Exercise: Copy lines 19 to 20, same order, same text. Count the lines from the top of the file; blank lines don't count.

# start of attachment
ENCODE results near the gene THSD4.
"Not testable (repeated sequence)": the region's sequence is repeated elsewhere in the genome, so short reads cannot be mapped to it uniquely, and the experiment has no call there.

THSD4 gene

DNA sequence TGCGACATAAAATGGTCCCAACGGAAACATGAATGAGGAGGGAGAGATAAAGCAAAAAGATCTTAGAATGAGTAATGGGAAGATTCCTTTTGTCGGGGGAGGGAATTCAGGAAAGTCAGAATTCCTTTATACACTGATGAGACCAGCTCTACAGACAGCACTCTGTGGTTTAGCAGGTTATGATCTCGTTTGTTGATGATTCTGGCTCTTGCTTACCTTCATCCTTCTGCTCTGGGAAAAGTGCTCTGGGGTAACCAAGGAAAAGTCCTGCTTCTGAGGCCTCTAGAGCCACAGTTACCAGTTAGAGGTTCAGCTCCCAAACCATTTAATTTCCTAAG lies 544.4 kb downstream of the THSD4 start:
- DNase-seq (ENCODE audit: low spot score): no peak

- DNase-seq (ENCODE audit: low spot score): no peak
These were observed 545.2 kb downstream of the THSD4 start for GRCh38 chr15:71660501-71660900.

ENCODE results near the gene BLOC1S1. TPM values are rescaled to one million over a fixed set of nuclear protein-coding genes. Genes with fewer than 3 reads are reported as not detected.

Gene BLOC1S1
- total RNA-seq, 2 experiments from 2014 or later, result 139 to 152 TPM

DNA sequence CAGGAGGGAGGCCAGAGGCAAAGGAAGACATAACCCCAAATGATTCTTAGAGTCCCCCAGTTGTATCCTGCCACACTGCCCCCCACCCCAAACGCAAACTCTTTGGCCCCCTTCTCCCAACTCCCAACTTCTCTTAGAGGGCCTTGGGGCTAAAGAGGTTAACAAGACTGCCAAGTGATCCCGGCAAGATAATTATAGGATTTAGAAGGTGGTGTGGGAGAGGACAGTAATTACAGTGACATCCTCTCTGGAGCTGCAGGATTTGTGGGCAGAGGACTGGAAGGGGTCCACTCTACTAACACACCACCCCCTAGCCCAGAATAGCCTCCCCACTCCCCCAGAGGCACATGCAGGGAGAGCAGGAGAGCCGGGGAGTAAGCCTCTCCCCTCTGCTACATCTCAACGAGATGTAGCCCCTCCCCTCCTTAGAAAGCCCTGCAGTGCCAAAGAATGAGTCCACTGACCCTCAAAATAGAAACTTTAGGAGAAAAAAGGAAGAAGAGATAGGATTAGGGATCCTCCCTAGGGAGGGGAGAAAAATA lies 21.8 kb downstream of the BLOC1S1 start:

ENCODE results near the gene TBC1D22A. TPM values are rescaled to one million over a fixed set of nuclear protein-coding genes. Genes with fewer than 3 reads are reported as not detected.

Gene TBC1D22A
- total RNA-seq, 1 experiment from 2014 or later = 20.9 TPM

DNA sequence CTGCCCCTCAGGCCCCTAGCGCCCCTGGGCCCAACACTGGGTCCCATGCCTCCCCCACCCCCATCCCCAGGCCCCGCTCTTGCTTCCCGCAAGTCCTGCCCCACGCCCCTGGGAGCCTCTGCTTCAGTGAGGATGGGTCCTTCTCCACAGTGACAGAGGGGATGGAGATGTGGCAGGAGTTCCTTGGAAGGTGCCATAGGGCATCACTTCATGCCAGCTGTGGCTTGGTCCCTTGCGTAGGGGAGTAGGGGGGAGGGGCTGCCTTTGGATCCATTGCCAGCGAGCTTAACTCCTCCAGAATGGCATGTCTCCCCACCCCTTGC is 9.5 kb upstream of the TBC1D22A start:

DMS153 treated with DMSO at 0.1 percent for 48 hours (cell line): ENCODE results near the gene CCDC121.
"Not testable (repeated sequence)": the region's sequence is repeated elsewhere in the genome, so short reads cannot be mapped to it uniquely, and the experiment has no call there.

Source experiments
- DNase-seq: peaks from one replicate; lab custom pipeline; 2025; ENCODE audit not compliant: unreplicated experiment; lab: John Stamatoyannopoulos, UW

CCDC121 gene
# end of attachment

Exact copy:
- DNase-seq: peaks from one replicate; lab custom pipeline; 2025; ENCODE audit not compliant: unreplicated experiment; lab: John Stamatoyannopoulos, UW

CCDC121 gene